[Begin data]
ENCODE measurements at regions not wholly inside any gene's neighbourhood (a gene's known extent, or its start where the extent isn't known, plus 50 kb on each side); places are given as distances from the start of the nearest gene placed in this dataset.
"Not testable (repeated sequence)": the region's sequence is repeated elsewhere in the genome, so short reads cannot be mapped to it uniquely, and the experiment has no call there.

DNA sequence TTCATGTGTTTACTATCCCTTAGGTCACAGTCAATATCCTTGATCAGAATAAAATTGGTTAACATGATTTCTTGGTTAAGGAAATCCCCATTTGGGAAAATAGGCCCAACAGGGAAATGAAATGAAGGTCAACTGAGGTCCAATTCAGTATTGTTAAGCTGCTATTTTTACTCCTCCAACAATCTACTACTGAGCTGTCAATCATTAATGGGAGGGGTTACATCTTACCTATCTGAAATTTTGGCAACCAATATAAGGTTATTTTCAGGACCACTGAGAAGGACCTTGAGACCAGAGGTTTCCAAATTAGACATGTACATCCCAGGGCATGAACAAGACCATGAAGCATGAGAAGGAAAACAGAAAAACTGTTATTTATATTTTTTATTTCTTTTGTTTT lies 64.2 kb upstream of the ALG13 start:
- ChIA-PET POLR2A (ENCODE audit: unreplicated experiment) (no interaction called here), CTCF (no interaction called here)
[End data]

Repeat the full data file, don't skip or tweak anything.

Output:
ENCODE measurements at regions not wholly inside any gene's neighbourhood (a gene's known extent, or its start where the extent isn't known, plus 50 kb on each side); places are given as distances from the start of the nearest gene placed in this dataset.
"Not testable (repeated sequence)": the region's sequence is repeated elsewhere in the genome, so short reads cannot be mapped to it uniquely, and the experiment has no call there.

DNA sequence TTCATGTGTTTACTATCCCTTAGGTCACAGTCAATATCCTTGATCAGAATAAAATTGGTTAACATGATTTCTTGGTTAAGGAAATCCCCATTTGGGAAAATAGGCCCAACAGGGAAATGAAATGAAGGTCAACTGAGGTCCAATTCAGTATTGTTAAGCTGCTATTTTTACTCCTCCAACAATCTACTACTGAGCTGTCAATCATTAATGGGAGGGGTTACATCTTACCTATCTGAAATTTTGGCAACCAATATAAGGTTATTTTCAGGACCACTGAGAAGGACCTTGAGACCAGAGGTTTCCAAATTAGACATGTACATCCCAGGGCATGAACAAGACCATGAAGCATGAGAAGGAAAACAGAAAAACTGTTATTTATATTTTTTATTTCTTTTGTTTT lies 64.2 kb upstream of the ALG13 start:
- ChIA-PET POLR2A (ENCODE audit: unreplicated experiment) (no interaction called here), CTCF (no interaction called here)